4. Check mono compatibility with the mono button

Next to the gain match function, you’ll find the mono button, and you should use it often. Never sleep on checking your mixes in mono—even if you think mono is absolutely dead. It’s not: many phone speakers still sum to mono, and many people love portable playback systems whose stereo image will shrink to mono the further they walk away from it; such a system in such a situation might never be perfect “mono”, but it will exhibit the weird phase cancellations that reveal themselves instantly in mono.

This isn’t just in music—I was mixing and mastering a podcast trailer the other day, and I got a piece of robotic audio: a vocoded voice saying “resistance is futile” in two octaves, as though the person speaking were a member of the Borg. Something told me the phase response was off; I pressed the mono button, and sure enough, the bottom octave disappeared. It had been phase-flipped in the right channel for apparent stereo width. I remixed the sound and got it to sit better in the mix, doing so in such a way that it would play nicely with monophonic and stereophonic playback systems.

I wouldn’t have been able to do that if I hadn’t pressed the mono button.

5. Load references straight into Ozone for better mixes

We’ve written a bevy of articles regarding referencing, so I need not retread why referencing during the mixing or mastering process is an advisable idea. Instead, allow me to spend some time dwelling on the features of Ozone 9’s reference panel.

Press this button...


Ozone 9 Reference button

...and you’ll see this window:


Ozone 9 Reference window

Here you can load up to 10 tracks to compare with your mix or master. Not only that, Ozone 9 will automatically scan the tracks to see where the different sections are, and then automatically set up locators so you can jump right to specific sections. Match choruses to your chorus quickly thanks to this feature.

Note the gain slider: you can use this in concert with the output meter to level-match the reference with your mix. Simply move the gain slider up or down until the reference outputs the same LUFS value in the meter as your mix; now you can make careful comparisons.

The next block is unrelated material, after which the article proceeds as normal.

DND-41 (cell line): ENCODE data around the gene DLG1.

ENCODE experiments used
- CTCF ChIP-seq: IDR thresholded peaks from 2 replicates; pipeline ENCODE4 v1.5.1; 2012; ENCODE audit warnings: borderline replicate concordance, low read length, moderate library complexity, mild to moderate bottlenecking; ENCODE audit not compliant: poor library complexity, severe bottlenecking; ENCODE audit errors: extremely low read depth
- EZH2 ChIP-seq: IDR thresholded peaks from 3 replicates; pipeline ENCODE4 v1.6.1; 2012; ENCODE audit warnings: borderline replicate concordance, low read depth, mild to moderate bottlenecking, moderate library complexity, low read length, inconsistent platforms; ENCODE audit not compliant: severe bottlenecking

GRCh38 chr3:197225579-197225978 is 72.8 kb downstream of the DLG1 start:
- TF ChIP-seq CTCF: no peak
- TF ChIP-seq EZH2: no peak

6. Preview Codecs to make better decisions

Streaming is a fact of life—and inferior streaming, over which you have no control, is an even deeper fact of this life we’ve chosen. By previewing different codecs, you can hear exactly how the online world is going to decimate your mix.

This allows you to anticipate any problems your stereo bus decisions might impart on your mix once it hits a lossy codec. You can audition the mix through the worst possible encoder and ask yourself, “Can I live with this?” If not, you can try some quick things to make the mix more palatable for bad codecs, such as softening or narrowing the high-end a bit, or, my personal favorite, lowering the entire mix by a decibel.

If you find that you don’t hear the differences between your mix and the lossy version at first, press the Solo Artifact button. This will solo all the material that the codec will throw out when it’s applied to your mix. After you listen to the solo’d artifacts, you will begin to notice the difference in sound between lossy audio and your full mix.

To give you an idea of what artifacts will sound like in solo, here’s an example of a master I did recently, followed by its solo’d artifacts, and followed again by the MP3 version. Note that our host will have converted this audio into a streaming format already, so the last file will be doubly lossy. This should make the difference exceedingly plain.

It may take more time than you want to spend auditioning all the different codecs, so I advise you to audition your mix through two of them: the best possible AAC option—for that approximates what Apple will do—and one of the lesser-quality MP3 codecs, which will approximate the most horrendous sound you could ever expect to be responsible for. These are 320 kbps AAC and 128 kbps MP3 respectively. Yes, 96 kbps exists, but I don’t think you can be held to account for that low bit rate. 

Pro tips from iZotope Education Director and professional mastering engineer Jonathan Wyner:

  • Listen to the bass as you adjust the output margin of the final stage limiter. 1/2 dB up and down can make a large difference in the low end hanging together.
  • Observe peak levels to find out how much distortion WILL occur when the lossy file is served to the listener. You won't want to completely eliminate it but you can minimize it by watching the other levels while in preview mode and adjusting the same ceiling/margin.


We all love the tools that make sound. Less heralded are the ones that don’t, but allow us to make the best possible sounds. That’s why I’ve spent time highlighting these decidedly less flashy options. They may not be as sexy, but they allow us to present our best foot forward while working. Ignore them at your peril.